• Difficulty following conversations, particularly in noisy environments

  • Increasing forgetfulness or misplacing items regularly

  • Changes in mood or behaviour, such as withdrawal from social activities

  • Challenges with problem-solving or planning

  • Confusion with time or place

Early detection and intervention can significantly impact the management of both hearing loss and cognitive decline, potentially slowing the progression of these conditions.

Strategies for Management and Support

  • Hearing Interventions: Utilising hearing aids or other assistive listening devices can improve quality of life and may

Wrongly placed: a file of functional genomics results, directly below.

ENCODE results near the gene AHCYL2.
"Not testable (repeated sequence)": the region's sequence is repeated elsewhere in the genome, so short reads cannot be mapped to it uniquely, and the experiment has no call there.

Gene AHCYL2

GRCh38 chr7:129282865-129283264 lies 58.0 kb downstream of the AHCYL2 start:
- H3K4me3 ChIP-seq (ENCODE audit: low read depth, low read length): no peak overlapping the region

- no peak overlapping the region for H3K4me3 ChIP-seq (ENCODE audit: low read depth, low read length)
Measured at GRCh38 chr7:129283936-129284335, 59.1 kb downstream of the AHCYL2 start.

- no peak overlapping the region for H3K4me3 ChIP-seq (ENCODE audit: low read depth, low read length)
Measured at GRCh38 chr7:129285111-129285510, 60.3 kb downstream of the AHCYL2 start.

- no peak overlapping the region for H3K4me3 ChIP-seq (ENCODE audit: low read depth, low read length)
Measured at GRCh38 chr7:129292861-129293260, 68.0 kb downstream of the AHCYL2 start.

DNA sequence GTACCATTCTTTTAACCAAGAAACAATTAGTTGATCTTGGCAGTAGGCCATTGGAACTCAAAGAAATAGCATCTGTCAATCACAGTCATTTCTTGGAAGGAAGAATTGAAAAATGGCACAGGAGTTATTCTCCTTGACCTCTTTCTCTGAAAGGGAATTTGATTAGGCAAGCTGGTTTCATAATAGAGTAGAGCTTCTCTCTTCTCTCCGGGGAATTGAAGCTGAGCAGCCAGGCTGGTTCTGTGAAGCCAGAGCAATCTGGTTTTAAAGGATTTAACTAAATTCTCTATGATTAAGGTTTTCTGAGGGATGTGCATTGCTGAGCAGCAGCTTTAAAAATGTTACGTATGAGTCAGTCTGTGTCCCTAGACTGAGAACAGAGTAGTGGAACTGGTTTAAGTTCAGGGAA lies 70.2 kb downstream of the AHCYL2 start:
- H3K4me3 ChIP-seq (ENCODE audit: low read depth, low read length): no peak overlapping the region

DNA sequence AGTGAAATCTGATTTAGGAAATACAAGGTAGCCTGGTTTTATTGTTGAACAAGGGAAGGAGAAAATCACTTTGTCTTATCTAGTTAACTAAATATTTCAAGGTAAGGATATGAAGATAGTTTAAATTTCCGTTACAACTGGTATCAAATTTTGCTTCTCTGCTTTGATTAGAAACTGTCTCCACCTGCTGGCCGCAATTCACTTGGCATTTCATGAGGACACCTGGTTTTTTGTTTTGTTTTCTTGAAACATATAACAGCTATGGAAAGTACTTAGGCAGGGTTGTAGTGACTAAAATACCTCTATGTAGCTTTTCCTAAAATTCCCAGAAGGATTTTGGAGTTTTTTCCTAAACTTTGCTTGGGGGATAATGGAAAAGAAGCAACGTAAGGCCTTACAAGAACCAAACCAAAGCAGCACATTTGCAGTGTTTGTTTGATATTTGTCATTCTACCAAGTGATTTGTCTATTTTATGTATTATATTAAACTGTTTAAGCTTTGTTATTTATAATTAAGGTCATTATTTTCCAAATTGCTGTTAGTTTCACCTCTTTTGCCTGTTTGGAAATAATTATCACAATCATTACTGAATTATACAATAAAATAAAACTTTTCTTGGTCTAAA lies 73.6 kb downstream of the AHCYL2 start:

help slow decline. Regular hearing evaluations and keeping

      communication devices properly adjusted are crucial steps.

  • Cognitive Activities: Engaging in activities that stimulate the brain, such as puzzles, reading, and hobbies, can help maintain cognitive function.

  • Social Engagement: Encouraging participation in social activities and maintaining relationships can combat isolation and its negative effects on cognitive health.

  • Professional Support: Consulting healthcare professionals who specialise in hearing loss and cognitive decline can provide tailored strategies for managing these conditions. This may include audiologists, neurologists, and occupational therapists.

  • Family and Caregiver Support: Education and support for families and caregivers are vital. Understanding the challenges of hearing loss and cognitive decline can foster a more supportive environment for the individual affected.